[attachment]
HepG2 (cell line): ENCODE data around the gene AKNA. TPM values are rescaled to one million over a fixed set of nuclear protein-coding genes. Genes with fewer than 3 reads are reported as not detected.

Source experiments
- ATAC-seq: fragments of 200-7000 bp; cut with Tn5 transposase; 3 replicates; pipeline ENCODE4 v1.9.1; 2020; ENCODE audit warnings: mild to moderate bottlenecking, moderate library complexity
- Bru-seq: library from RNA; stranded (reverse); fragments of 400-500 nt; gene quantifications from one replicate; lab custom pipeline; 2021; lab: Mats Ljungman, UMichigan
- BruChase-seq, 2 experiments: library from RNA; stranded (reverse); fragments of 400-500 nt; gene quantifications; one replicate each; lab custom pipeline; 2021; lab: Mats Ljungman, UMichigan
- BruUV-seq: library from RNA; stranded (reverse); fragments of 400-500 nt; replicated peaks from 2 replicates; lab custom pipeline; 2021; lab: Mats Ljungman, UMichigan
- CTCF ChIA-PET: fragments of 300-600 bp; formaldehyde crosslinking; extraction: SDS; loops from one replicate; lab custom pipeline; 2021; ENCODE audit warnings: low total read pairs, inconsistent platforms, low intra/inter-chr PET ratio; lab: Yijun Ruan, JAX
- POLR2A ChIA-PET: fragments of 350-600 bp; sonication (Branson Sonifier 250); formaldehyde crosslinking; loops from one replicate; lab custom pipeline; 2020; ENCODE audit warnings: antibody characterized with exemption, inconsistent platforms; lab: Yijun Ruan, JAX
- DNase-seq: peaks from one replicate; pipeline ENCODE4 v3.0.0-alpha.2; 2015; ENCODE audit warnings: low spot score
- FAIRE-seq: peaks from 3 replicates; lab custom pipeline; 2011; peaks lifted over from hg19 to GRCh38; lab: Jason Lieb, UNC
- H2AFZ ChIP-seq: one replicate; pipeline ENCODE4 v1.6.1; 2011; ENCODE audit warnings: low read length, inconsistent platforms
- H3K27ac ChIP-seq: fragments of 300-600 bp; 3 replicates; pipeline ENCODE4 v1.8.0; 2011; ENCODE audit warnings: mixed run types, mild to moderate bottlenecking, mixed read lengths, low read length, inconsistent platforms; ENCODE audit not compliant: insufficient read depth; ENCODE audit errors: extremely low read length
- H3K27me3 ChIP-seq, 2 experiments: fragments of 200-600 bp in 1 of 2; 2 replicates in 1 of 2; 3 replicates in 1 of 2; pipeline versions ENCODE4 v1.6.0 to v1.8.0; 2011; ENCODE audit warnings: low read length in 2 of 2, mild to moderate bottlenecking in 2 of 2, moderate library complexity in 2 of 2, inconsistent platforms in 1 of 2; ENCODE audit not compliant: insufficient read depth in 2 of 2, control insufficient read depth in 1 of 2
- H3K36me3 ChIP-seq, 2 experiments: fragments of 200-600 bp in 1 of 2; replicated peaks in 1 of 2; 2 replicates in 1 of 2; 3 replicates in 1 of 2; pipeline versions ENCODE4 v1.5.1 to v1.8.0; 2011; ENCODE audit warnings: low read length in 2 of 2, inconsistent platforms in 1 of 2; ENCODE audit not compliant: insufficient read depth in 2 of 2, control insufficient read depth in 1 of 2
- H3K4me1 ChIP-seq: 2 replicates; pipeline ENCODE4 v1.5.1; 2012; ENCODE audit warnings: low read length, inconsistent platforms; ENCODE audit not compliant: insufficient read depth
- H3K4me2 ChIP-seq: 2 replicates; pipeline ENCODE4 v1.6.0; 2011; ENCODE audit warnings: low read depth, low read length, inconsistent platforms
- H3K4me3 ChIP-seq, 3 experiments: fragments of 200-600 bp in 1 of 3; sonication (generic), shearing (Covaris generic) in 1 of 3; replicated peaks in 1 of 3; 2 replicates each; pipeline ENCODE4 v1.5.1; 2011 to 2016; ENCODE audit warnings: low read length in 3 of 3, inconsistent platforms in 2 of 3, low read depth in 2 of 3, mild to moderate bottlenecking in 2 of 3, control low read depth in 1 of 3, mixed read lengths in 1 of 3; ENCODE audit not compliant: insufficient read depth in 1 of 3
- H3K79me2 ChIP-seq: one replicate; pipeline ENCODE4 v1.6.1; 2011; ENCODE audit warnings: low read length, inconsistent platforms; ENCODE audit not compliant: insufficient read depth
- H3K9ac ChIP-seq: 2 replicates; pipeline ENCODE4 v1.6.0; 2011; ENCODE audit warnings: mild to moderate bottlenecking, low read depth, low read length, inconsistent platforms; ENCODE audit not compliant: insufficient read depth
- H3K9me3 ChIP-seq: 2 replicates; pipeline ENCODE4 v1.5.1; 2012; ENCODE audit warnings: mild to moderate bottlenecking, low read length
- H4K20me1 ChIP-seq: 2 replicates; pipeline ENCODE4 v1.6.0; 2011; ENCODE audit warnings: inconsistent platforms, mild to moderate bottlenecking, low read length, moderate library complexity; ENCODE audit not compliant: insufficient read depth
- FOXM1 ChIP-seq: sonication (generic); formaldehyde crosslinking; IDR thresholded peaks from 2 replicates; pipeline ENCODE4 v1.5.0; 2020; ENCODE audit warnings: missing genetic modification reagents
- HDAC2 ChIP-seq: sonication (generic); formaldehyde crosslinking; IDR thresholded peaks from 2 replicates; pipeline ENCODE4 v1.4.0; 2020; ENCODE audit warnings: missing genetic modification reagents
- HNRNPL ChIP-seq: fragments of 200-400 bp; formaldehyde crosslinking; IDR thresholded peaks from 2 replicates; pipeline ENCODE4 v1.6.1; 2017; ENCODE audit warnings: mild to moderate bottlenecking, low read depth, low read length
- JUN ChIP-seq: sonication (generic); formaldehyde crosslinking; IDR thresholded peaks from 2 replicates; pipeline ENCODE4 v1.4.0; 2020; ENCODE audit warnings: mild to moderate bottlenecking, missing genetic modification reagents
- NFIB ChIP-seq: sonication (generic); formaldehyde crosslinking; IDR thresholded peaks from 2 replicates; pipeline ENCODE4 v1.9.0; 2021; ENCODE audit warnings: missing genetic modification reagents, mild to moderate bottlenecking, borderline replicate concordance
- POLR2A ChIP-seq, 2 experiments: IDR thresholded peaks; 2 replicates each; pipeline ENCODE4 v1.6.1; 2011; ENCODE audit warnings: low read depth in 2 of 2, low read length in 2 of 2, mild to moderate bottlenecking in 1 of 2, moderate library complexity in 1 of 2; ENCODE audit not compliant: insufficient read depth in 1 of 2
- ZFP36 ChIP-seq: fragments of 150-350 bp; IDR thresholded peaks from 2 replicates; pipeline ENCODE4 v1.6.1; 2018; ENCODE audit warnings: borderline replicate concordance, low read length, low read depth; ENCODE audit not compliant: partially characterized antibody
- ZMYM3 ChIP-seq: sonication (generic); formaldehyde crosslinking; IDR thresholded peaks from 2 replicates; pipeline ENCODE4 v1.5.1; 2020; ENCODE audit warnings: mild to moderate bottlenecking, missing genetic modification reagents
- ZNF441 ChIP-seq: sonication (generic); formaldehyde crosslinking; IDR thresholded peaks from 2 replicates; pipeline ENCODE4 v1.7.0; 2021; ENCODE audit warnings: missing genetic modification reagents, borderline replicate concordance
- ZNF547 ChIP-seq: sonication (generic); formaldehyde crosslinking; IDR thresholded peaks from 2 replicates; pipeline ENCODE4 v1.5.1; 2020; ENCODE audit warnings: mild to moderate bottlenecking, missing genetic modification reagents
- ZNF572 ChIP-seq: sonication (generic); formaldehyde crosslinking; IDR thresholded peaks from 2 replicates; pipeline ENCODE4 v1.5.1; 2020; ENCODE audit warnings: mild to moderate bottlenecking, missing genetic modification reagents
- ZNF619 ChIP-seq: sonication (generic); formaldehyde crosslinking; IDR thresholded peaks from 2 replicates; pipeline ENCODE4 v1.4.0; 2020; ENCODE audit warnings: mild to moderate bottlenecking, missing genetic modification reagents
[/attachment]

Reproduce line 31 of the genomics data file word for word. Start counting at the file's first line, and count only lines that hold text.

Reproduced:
- ZNF547 ChIP-seq: sonication (generic); formaldehyde crosslinking; IDR thresholded peaks from 2 replicates; pipeline ENCODE4 v1.5.1; 2020; ENCODE audit warnings: mild to moderate bottlenecking, missing genetic modification reagents